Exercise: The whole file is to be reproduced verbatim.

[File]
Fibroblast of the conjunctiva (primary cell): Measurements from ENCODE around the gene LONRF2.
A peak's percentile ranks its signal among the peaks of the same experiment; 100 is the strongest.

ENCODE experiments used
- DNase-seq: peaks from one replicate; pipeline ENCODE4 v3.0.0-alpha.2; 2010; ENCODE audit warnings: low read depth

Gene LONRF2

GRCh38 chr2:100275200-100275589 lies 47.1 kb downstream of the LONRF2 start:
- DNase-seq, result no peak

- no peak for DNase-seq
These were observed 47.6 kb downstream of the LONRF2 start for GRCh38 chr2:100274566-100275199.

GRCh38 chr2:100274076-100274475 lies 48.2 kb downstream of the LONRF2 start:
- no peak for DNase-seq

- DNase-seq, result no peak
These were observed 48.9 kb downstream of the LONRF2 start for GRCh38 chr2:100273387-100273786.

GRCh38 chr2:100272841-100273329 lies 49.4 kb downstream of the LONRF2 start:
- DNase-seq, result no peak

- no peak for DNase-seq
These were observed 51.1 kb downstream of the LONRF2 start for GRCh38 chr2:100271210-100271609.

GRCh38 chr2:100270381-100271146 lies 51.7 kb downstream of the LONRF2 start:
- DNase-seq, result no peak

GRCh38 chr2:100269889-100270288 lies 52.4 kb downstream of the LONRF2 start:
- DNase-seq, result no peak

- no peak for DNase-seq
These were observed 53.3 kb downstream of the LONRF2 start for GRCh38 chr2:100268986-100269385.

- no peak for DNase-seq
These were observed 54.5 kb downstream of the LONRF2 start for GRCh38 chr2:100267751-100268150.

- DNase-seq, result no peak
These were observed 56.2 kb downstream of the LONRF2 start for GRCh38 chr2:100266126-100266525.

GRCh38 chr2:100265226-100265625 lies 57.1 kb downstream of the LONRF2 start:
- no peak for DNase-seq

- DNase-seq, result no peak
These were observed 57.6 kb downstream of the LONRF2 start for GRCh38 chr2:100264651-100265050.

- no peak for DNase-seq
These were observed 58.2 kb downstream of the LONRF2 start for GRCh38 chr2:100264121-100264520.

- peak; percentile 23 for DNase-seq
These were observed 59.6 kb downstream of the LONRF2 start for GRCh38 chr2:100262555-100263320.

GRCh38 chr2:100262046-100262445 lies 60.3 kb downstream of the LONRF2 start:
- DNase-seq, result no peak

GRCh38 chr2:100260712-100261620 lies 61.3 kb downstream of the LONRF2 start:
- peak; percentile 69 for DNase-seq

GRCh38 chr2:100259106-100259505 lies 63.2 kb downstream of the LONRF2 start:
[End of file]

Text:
Fibroblast of the conjunctiva (primary cell): Measurements from ENCODE around the gene LONRF2.
A peak's percentile ranks its signal among the peaks of the same experiment; 100 is the strongest.

ENCODE experiments used
- DNase-seq: peaks from one replicate; pipeline ENCODE4 v3.0.0-alpha.2; 2010; ENCODE audit warnings: low read depth

Gene LONRF2

GRCh38 chr2:100275200-100275589 lies 47.1 kb downstream of the LONRF2 start:
- DNase-seq, result no peak

- no peak for DNase-seq
These were observed 47.6 kb downstream of the LONRF2 start for GRCh38 chr2:100274566-100275199.

GRCh38 chr2:100274076-100274475 lies 48.2 kb downstream of the LONRF2 start:
- no peak for DNase-seq

- DNase-seq, result no peak
These were observed 48.9 kb downstream of the LONRF2 start for GRCh38 chr2:100273387-100273786.

GRCh38 chr2:100272841-100273329 lies 49.4 kb downstream of the LONRF2 start:
- DNase-seq, result no peak

- no peak for DNase-seq
These were observed 51.1 kb downstream of the LONRF2 start for GRCh38 chr2:100271210-100271609.

GRCh38 chr2:100270381-100271146 lies 51.7 kb downstream of the LONRF2 start:
- DNase-seq, result no peak

GRCh38 chr2:100269889-100270288 lies 52.4 kb downstream of the LONRF2 start:
- DNase-seq, result no peak

- no peak for DNase-seq
These were observed 53.3 kb downstream of the LONRF2 start for GRCh38 chr2:100268986-100269385.

- no peak for DNase-seq
These were observed 54.5 kb downstream of the LONRF2 start for GRCh38 chr2:100267751-100268150.

- DNase-seq, result no peak
These were observed 56.2 kb downstream of the LONRF2 start for GRCh38 chr2:100266126-100266525.

GRCh38 chr2:100265226-100265625 lies 57.1 kb downstream of the LONRF2 start:
- no peak for DNase-seq

- DNase-seq, result no peak
These were observed 57.6 kb downstream of the LONRF2 start for GRCh38 chr2:100264651-100265050.

- no peak for DNase-seq
These were observed 58.2 kb downstream of the LONRF2 start for GRCh38 chr2:100264121-100264520.

- peak; percentile 23 for DNase-seq
These were observed 59.6 kb downstream of the LONRF2 start for GRCh38 chr2:100262555-100263320.

GRCh38 chr2:100262046-100262445 lies 60.3 kb downstream of the LONRF2 start:
- DNase-seq, result no peak

GRCh38 chr2:100260712-100261620 lies 61.3 kb downstream of the LONRF2 start:
- peak; percentile 69 for DNase-seq

GRCh38 chr2:100259106-100259505 lies 63.2 kb downstream of the LONRF2 start: